From track one it’s apparent that the duo has shifted to a slower, tamer, and more stripped down sound, and the unsettling sense of impending rapocalypse has lost its sheen for them. Similarly, the sobering subsequent ‘S K I E S’ overwhelms the listener with images of McCarthian bleak skies and circling vultures, almost as if the honeymoon phase of the apocalypse is over and slaying zombies (or hipsters) is no longer sufficient compensation for the fact that rap’s end is imminently nigh. Although significantly mellower and lyrically more abstract, Nausea’s flagrant evocations of 28 Days Later’s hysteria (and soundtrack) makes it the perfect companion piece to fellow Fake Fourer and former Anticonian Sole and his Skyrider Band’s cataclysmically prophetic debut.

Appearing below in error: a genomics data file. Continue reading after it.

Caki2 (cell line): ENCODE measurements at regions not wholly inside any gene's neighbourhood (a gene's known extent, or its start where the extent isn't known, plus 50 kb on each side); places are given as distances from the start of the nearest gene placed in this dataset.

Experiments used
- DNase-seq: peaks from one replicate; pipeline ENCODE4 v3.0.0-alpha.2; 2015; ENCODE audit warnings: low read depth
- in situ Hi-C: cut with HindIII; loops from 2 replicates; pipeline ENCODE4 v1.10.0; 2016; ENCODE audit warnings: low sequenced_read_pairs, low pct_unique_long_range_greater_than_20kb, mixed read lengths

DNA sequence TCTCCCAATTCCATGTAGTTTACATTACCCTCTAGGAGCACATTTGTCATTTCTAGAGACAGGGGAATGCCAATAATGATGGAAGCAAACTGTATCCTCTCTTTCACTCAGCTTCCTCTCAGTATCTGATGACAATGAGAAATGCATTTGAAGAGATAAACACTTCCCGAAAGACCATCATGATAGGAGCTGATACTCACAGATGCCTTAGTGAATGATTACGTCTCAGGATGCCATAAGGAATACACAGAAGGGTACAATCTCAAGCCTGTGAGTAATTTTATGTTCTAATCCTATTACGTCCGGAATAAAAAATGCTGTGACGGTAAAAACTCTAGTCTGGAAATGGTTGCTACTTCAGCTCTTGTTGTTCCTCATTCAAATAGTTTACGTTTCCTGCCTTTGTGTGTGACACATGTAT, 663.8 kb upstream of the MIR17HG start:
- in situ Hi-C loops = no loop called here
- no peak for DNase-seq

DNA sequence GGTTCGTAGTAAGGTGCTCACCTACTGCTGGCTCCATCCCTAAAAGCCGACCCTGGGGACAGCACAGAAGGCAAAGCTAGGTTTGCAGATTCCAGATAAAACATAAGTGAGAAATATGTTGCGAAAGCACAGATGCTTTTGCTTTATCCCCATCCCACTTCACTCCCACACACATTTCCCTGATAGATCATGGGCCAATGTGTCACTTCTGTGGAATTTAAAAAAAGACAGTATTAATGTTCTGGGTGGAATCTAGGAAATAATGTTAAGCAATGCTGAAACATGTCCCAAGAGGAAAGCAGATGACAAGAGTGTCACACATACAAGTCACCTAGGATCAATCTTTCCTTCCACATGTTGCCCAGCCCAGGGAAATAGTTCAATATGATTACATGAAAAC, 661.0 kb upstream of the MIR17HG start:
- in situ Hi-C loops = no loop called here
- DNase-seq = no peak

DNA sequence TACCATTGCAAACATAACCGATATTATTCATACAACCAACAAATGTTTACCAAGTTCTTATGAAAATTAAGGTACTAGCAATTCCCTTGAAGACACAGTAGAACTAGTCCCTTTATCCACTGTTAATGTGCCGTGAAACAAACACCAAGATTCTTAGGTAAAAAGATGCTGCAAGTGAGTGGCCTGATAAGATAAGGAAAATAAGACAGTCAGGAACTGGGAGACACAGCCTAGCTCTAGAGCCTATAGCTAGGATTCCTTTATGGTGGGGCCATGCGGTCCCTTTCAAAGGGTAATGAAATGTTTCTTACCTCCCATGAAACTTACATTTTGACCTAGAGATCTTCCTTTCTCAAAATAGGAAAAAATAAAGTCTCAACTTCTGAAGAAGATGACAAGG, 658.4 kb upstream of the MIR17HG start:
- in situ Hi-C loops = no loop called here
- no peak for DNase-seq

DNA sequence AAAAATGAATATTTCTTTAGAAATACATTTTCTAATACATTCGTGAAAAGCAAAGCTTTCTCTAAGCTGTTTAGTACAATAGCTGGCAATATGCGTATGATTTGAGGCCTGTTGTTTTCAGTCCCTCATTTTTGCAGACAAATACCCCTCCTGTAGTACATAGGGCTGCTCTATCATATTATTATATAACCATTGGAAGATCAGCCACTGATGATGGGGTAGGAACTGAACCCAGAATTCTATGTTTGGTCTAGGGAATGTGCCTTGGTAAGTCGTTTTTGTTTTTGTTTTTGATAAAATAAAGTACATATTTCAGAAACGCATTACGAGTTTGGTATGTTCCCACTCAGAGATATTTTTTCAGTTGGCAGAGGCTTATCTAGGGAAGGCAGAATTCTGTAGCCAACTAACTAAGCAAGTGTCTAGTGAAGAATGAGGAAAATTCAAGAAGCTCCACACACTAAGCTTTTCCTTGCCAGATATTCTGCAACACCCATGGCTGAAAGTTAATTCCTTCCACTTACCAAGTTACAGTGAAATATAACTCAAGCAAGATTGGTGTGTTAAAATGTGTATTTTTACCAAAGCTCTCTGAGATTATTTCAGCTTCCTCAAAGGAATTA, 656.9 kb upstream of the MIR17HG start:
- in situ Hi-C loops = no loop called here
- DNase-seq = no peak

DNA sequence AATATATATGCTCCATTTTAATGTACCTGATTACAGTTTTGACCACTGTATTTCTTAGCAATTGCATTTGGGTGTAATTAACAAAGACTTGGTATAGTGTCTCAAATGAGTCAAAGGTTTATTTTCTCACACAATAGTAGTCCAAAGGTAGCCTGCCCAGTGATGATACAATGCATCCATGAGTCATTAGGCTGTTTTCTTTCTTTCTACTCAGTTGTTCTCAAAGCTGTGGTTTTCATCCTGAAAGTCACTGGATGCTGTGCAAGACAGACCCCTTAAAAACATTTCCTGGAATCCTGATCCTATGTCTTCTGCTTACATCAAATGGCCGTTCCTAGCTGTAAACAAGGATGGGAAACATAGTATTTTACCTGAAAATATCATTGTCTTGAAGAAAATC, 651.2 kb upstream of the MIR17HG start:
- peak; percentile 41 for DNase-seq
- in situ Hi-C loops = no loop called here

With only a pair of relatively short and spastic exceptions, Nausea’s tracks sprawl like any good post-rock album, making its seeming lengthiness entirely necessary (see: Swans). Though ten minutes shy of the one hour mark, the album still may not suit the impatient listener due to its somewhat-monotonous content, often crawling pace, and sparse cathartic payoffs, such as the aforementioned spastics (‘Mollyap’ and ‘White Buffalo’) and a few goosebump-inducing reverbial crescendos (as perfected on ‘Death in L.A. Pt. 2’). But for Michael Gira enthusiasts Nausea should feel like an exotic appetizer for which the spaghetti western guitar twangs of ‘Wolves’ appear particularly inviting.